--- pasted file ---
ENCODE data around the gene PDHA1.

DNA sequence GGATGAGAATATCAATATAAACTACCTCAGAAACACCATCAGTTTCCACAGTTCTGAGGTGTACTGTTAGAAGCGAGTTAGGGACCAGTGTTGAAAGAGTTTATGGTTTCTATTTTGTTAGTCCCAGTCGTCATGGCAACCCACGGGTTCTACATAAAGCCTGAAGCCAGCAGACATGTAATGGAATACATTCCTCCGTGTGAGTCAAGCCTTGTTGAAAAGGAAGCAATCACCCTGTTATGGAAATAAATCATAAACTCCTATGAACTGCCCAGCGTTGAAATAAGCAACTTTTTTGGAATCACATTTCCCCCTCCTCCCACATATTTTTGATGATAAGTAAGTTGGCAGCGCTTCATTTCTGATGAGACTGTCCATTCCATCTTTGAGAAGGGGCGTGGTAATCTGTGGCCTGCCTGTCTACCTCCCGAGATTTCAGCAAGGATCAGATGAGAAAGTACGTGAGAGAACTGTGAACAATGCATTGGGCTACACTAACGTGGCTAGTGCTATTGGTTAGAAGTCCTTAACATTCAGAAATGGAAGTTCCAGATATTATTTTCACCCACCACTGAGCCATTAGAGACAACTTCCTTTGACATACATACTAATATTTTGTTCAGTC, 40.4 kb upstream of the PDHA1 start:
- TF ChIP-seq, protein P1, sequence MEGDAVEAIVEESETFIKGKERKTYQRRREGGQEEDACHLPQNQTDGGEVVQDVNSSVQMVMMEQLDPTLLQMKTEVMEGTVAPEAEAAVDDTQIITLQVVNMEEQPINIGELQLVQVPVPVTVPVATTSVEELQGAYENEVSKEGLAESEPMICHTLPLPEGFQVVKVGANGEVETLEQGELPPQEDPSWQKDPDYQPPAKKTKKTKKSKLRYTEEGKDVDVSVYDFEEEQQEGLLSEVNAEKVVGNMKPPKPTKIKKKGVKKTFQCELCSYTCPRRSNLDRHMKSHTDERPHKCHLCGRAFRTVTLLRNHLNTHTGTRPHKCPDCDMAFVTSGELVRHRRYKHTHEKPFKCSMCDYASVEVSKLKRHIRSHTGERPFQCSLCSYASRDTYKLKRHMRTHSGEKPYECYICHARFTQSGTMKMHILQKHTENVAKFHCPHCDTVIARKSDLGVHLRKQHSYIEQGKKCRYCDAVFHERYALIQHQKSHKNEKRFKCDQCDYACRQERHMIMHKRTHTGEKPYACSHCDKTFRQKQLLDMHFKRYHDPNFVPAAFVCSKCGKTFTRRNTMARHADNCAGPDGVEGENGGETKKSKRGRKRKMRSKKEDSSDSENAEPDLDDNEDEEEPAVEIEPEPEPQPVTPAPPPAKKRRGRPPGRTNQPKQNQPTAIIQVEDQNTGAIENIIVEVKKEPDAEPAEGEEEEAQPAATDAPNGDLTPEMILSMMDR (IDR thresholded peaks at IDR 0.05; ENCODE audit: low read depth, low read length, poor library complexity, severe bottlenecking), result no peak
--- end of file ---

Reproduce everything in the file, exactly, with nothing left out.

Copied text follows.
ENCODE data around the gene PDHA1.

DNA sequence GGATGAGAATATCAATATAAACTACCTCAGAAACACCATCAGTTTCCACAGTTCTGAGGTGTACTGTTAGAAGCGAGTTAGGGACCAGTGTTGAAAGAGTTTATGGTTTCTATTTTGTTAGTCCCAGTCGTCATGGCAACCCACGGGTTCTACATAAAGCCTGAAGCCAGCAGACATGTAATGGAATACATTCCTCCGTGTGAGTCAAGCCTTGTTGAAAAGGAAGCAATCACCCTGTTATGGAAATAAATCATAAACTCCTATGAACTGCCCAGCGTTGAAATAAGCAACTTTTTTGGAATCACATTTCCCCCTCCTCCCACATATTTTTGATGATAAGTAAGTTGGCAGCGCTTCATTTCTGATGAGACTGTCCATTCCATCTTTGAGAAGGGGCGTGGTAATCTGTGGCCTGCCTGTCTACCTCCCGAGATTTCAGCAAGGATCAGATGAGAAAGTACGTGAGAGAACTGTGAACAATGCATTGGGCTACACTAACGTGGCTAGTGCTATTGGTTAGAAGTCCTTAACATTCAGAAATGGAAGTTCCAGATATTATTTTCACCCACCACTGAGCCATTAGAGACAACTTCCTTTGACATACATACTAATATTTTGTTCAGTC, 40.4 kb upstream of the PDHA1 start:
- TF ChIP-seq, protein P1, sequence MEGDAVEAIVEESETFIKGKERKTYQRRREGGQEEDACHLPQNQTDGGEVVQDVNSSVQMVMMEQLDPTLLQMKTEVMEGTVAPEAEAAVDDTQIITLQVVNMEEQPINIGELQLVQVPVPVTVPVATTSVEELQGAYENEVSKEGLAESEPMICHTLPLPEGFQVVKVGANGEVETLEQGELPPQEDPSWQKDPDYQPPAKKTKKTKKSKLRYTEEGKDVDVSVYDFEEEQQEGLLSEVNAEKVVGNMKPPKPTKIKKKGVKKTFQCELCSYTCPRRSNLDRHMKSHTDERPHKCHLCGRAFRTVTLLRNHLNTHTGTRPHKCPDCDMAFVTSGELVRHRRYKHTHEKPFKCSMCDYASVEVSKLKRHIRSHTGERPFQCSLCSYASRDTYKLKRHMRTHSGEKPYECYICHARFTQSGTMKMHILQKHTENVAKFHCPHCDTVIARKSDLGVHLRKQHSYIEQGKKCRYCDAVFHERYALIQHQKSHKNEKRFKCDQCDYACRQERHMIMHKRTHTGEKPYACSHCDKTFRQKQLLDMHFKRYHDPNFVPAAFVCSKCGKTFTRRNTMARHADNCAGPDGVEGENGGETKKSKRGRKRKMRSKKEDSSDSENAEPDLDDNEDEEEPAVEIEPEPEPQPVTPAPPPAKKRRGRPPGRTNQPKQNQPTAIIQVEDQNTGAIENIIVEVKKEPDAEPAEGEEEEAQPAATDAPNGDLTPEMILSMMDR (IDR thresholded peaks at IDR 0.05; ENCODE audit: low read depth, low read length, poor library complexity, severe bottlenecking), result no peak